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In her own words: Where Jennifer DiBrienza stands

 

The Palo Alto Weekly asked the five school-board candidates to answer 10 questions about current and future issues facing the school district. Read Jennifer DiBrienza's answers below.

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1. Do you support opening a new elementary, middle and/or high school?

Right now our priority must be a healthy budget. Enrollment trends indicate that we have enough room for our students now and in the near future; however, issues of equity, access and student health are related to school, campus and class size and warrant further discussion.

2. What changes do you propose for the district's approach to administrative compensation?

"Me too" raises must be a thing of the past. Raises should be based on a range of measurable outcomes as determined by the district. Attracting and retaining the best principals and psychologists is critical, and I believe this can be achieved through quality evaluation and performance-based compensation.

3. What is your vision for the future of Cubberley Community Center?

Cubberley is our last, large parcel of land and is a treasure to many in our community. The district and city must work together to revitalize this multi-generational community center, while still preserving the possibility of using it as a school district asset in the future, if needed.

4. Should public hearings be held on the terms of union contracts during the negotiation process?

No. The district and the union discuss and debate many issues during contract negotiations. In order to have open, candid conversations and brainstorm a wide-range of solutions, parties need to be able to have these discussions without scrutiny from outside parties as they are happening.

5. How can the district better monitor and ensure implementation of its homework policy?

The semester-end high school student surveys and Schoology are good sources of data to help us determine the range of homework given and where adjustments need to be made. Now that we have data with which to work, I look forward to further discussion around flexibility, compliance and accountability.

6. What is the best way to expand access and capacity of the district's choice programs?

If there is high demand for a particular program, access and safety can be improved by spreading the program model at existing school sites. Families stay closer to their neighborhood and more students can be served.

7. What are your top three ideas for improving the district's fiscal health?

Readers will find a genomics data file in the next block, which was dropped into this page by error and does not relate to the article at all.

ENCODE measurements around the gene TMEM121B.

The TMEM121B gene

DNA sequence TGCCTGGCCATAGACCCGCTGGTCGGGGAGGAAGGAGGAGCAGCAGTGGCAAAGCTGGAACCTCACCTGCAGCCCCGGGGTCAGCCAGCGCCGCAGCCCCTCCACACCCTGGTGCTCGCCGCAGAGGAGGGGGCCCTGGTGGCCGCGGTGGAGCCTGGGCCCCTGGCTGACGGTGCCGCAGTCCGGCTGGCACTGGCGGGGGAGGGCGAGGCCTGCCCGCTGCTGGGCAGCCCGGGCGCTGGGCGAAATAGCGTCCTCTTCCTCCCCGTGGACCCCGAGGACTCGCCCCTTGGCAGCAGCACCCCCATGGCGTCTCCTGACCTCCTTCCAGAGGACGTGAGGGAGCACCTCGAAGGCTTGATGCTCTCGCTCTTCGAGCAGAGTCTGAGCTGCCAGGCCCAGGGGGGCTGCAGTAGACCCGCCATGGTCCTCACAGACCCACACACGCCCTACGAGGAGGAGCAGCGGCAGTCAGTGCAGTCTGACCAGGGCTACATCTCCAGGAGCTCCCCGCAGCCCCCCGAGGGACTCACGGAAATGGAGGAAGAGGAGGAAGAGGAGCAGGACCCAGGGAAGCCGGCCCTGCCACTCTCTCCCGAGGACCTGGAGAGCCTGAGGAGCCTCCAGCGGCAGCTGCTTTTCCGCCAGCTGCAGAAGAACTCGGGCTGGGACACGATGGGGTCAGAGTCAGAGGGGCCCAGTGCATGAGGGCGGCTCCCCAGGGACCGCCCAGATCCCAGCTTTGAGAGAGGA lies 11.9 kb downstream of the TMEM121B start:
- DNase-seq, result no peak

1. Salary expenses are knowable, controllable and predictable and represent more than three quarters of the budget. Revenue is less predictable. Enhance predictive methods and lean conservative.

2. Teachers, their leaders and supports are our most valuable resource. Manage every non-teaching expense carefully.

3. Non-teaching spending must be prioritized to reflect our strategic goals.

8. What should the district do to identify and deal with (including firing, if necessary) under-performing teachers?

Teacher evaluations must include many aspects of the important work of teaching -- academic outcomes, communication, expectations, providing timely and specific feedback on assignments. It is vital that high-quality professional development is provided for teachers so all continue to improve. Teacher contracts must include clear, specific expectations and evaluation standards resulting in clearer processes for developing and dismissing.

9. If a member of the public emails a board member about a district matter, should it be made public (as long as it doesn't violate student privacy)? And if it is sent to a board member's private email account?

This issue of competing interests is being clarified by the California Supreme Court. The Public Records Act requires transparency. We must hold ourselves to this, with board and private email. Additionally, we must maintain a policy that encourages communication so the board has an accurate sense of community concerns. Court guidance is needed.

10. Should the district rename Terman and Jordan middle schools?

Yes. We work hard in public schools to demonstrate that ALL children can learn and that no one group is graced with superiority. To maintain that expectation, in a building that has been named for someone who believed very differently, sends an unacceptable message to our students and our community.

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